Recommended by Kelly Parliament

"I recently read Beyond Feminism and Islamism: Gender and Equality in North Africa by Doris Gray. Although the title says it's about feminism in North Africa, most of the information is about Morocco. What I love about this book is how it describes the issue of women's rights in Morocco from many different angles, instead of just from a strictly Western lens. Doris did a great job really getting to know the many different actors who take part in advocating for women's empowerment, including both religious actors and secular organizations. Another aspect that I enjoyed about this book is that it's a very approachable read. It's not a typical academic read with lots of jargon, but instead a very informative book, simple and fluidly written. It's also a great read for PCVs interested in working with other organizations, as she mentions a wide variety of nonprofits that serve in Morocco. I finished this book feeling like I understood the country that I am serving and the current state of its women's movement at a much deeper level."
Recommended by Olena Semenova

Orlando by Virginia Woolf
"Imagine a sort of tongue-in-cheek, satirical-yet-heartfelt biography of Virginia Woolf's lover, Vita Sackville-West--and it's also an early feminist look at gender identity and sexual orientation. But now imagine it's also a mocking send-up of British literature and history--almost like a parody of boring old biographies. Except this time, the main characters inexplicably live for about 300 years, interacting with the changing world as they go along. Oh, and the main character changes gender halfway through the novel and has to suddenly look at life and the world through a woman's eyes. The result is one of the most charming, heartfelt, and entertaining looks at gender roles that I've ever read--and a really accessible introduction to the genius of Virginia Woolf. I hated British literature before I read this. Now I still hate British literature--but I love this one specific book! It also offers an eye-opening (and often upsetting) look at the ways European society viewed the Islamic world a century ago. Many of the major scenes (including the main character's transformation) take place in Ottoman Turkey, and you can find a ton of interesting discussions out there about the orientalist and problematic aspects of the novel--making it a great example of the ways a piece of writing can feel socially ahead-of-its-time in some ways, and still problematic in others. If you're looking for a novel to sit at the crossroads between amazing literature, gender studies, and Western interactions with Islam, I'll meet you there with a copy of Orlando."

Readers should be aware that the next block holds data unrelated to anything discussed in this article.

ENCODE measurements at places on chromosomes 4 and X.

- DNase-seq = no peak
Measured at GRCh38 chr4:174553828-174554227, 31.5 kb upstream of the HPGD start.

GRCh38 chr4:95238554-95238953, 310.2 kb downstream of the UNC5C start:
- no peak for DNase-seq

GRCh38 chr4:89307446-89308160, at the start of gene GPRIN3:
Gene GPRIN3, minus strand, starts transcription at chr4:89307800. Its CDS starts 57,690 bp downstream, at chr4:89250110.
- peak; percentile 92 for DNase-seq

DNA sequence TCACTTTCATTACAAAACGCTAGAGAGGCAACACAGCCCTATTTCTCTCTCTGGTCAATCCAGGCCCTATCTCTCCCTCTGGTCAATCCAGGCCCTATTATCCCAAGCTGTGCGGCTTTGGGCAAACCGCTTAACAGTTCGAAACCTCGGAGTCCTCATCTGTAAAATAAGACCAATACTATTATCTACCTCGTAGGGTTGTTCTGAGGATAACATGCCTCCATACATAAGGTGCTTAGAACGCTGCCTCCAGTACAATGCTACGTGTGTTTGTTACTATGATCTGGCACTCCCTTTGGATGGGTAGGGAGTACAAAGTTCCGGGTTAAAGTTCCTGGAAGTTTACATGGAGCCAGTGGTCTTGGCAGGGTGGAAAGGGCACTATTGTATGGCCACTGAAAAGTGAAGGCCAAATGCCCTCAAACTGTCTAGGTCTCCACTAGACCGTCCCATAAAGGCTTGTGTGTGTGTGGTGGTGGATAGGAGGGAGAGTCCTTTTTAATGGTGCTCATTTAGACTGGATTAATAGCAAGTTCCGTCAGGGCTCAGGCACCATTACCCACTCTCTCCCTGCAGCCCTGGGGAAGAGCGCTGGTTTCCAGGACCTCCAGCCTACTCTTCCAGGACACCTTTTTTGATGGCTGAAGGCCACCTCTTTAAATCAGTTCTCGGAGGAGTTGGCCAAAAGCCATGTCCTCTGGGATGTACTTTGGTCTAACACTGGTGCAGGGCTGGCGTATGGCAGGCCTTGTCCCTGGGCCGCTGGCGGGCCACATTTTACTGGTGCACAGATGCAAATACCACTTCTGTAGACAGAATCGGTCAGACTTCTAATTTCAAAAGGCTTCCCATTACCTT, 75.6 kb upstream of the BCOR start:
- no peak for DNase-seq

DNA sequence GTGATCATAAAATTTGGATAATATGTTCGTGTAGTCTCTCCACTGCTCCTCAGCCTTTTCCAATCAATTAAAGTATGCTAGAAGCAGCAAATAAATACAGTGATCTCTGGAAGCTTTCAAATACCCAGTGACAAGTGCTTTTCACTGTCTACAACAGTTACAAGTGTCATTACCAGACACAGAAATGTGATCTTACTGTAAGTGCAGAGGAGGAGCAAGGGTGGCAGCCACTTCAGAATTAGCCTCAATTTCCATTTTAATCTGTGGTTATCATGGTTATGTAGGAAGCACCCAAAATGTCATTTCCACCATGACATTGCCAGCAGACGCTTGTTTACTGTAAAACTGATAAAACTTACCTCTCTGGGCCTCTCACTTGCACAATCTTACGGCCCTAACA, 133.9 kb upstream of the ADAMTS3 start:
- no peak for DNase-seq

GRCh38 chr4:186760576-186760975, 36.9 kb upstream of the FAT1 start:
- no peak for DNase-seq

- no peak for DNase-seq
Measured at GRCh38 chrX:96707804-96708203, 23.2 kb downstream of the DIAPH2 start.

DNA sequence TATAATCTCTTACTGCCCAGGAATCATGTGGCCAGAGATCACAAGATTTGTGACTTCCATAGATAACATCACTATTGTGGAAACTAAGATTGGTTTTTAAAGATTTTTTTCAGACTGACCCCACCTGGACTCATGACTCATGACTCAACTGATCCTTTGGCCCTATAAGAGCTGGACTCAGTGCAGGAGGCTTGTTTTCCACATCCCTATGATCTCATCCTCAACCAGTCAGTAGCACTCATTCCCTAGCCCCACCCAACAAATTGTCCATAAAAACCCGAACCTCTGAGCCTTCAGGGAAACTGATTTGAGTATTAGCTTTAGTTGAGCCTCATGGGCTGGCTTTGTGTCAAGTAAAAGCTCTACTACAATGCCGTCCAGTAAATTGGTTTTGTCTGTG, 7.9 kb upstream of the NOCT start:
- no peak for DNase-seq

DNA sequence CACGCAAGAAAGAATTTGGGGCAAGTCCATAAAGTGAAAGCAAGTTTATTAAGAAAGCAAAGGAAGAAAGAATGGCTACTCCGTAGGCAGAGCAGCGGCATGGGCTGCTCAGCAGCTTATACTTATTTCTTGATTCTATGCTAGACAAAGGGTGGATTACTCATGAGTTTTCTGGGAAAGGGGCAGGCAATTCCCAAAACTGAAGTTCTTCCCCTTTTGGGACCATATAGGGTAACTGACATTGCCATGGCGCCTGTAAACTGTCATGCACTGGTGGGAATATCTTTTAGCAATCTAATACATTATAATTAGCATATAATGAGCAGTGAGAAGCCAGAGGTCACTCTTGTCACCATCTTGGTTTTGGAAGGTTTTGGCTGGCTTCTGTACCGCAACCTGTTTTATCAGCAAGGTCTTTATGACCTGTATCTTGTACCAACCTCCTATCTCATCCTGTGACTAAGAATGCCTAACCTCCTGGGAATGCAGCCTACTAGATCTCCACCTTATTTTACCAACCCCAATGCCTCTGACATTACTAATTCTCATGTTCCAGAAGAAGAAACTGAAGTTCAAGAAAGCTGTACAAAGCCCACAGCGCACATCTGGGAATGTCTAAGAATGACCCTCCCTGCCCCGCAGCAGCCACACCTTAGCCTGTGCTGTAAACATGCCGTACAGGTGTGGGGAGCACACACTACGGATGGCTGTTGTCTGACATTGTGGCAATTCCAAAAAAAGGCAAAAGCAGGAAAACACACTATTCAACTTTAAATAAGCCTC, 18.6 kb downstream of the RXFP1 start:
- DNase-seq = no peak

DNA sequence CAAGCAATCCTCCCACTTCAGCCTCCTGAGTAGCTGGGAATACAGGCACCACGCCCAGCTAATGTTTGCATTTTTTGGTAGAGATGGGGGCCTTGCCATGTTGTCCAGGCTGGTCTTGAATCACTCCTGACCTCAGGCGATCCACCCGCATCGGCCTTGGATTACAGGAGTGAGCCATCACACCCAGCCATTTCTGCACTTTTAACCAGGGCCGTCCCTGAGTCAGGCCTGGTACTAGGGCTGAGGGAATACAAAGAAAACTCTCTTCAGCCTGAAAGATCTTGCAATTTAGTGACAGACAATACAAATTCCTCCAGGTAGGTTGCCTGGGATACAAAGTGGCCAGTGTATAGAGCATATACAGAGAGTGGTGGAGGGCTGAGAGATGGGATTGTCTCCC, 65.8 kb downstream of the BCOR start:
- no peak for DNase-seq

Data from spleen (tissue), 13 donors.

Recommended by Michael Triozzi

--- Posted by Abbie Olson